Posted by: ncgp on August 2, 2017
Living in North Carolina has so many perks – like our amazing state parks! Get active and explore these Top 5 North Carolina Parks this summer. North Carolina State Parks challenges you to hike, walk, bike, run, swim, paddle or roll 100 miles on our state’s trails and waterways before the end of 2017. Sign up today for the NC 100 Miles Challenge if you need an extra incentive to visit all these amazing parks.
Divided into two sections, Crabtree Creek and Reedy Creek, this 5,579-acre park is easily accessible from Interstate 40 and US 70 with 5,000 acres of gorgeous scenery waiting to be explored. There are more than 32 miles of hiking, biking and horseback riding trails, camp sites and plenty for nature lovers between the expanding cities of Raleigh, Cary, and Durham. Experience trails, lakes, canoeing, and scenic overlooks.
The Eno River flows near urban areas of Durham and Orange counties with five scattered public access areas. This park offers 24 miles of hiking trails, mature forests, historic structures, canoe launches and picnic areas.
The Eno River Association was established in 1966 and played an important role in creating the park. As a part of its conservation role the group presents the annual Festival for the Eno to draw thousands of folks to the shaded banks on the Eno River to sing dance and make merry with great food and crafts all while learning about natural resource conservation and raising funds for land protection in the Eno River basin.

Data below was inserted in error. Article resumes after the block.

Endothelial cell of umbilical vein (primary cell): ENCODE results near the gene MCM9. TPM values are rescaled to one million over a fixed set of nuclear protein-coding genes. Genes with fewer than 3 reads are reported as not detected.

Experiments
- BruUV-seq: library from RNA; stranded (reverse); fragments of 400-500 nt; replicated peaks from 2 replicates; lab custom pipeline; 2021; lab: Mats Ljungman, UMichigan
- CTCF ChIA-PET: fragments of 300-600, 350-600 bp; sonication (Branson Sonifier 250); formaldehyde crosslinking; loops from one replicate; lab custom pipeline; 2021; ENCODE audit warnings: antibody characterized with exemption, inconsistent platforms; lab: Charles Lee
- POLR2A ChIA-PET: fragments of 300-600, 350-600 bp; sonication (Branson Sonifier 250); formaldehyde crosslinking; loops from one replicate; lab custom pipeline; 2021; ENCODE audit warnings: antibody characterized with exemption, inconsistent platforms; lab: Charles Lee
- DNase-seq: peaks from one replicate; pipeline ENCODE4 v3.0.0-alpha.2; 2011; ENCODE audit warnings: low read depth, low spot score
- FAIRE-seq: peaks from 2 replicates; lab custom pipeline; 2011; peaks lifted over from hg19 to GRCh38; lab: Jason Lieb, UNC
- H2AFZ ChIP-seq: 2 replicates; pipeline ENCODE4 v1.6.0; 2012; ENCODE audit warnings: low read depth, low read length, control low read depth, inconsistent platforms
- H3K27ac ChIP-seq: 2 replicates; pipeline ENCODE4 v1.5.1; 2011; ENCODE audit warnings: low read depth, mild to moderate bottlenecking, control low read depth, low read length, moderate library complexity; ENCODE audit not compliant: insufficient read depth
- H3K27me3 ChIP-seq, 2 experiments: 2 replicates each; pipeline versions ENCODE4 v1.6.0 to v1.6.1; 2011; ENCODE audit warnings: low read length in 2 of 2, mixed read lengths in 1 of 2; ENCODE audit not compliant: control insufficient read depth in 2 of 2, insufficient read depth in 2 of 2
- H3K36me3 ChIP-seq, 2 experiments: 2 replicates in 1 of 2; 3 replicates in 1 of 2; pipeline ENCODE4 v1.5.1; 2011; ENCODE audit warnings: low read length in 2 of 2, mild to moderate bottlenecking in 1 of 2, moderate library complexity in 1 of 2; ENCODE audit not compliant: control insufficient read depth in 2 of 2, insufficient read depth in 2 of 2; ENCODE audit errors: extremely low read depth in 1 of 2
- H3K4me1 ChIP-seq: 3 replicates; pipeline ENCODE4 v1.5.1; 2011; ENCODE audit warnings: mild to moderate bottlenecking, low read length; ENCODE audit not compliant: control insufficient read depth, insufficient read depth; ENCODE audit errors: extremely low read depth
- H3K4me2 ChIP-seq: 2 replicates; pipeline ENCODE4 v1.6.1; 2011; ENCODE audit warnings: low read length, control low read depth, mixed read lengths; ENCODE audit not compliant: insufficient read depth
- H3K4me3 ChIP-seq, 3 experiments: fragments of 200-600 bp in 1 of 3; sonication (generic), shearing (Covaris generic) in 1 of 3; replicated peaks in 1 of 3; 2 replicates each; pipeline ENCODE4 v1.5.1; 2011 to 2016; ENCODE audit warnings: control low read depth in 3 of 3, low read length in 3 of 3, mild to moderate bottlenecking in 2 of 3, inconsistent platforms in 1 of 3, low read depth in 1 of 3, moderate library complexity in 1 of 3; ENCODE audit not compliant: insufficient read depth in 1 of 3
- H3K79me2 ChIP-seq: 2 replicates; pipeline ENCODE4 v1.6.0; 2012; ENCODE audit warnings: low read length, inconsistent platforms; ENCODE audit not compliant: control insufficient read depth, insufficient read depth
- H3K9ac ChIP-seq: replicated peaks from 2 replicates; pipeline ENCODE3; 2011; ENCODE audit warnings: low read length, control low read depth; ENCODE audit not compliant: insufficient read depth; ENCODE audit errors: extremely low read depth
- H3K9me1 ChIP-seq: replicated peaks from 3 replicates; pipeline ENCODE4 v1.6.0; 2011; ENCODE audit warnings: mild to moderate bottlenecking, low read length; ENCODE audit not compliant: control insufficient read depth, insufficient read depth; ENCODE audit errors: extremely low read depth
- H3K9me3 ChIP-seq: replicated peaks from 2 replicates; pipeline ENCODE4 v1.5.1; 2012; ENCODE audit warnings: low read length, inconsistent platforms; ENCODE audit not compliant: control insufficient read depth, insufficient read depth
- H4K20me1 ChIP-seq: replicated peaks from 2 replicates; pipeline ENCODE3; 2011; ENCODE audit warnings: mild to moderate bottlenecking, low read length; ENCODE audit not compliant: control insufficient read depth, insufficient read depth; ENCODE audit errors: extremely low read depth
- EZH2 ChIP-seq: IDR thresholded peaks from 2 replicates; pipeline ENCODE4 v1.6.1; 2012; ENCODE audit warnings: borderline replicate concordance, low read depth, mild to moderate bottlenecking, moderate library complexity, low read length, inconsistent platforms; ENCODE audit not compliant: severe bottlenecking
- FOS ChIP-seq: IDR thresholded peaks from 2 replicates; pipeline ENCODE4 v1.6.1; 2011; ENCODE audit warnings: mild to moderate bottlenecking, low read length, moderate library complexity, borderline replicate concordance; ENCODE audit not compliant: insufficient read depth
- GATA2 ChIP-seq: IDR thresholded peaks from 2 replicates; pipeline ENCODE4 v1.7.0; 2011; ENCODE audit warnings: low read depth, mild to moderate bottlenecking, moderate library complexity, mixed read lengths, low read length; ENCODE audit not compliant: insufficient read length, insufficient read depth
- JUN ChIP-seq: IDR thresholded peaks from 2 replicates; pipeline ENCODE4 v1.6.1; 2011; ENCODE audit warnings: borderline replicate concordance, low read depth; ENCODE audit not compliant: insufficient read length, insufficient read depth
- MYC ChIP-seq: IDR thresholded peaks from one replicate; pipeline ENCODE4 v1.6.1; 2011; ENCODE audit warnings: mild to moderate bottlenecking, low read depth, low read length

With five waterfalls, a mountain, a lake, and rock outcroppings at 2,580 ft., Hanging Rock State Park is a must see. Go swimming in the cool mountain lake nestled in the hills, rent a canoe and hike the more than 20 miles of hiking trails that climb onto spectacular views and weave alongside clear streams and waterfalls. Picnic areas and campgrounds lend themselves to time spent with family and friends in this 8,000 acre park in Stokes County.
Located on Bogue Banks near Atlantic Beach, the park opened in 1936. Fort Macon State Park is the second most visited state park in North Carolina, with an annual visitation of 1.3 million, despite being one of the smallest state parks in North Carolina with only 423 acres. The Battle of Fort Macon was fought there during March and April 1862.
In addition to the perfectly restored Civil War-era fort, the park offers visitors a museum-quality coastal education center, nature trails and an unspoiled shoreline for swimming, surf fishing and beachcombing.
This 14,000 acre reservoir outside of Raleigh is a great getaway. More than 1,000 campsites among five of the access areas offer a range of outdoor experiences. There are seven swim beaches in the recreation area and a number of boating ramps. Nearly 14 miles of hiking trails wind across the hilly lakeshore, with most of them offering easy, brief hikes. The park is also home to bald eagles. Find out more in this Park Fact Sheet from NC State Parks.
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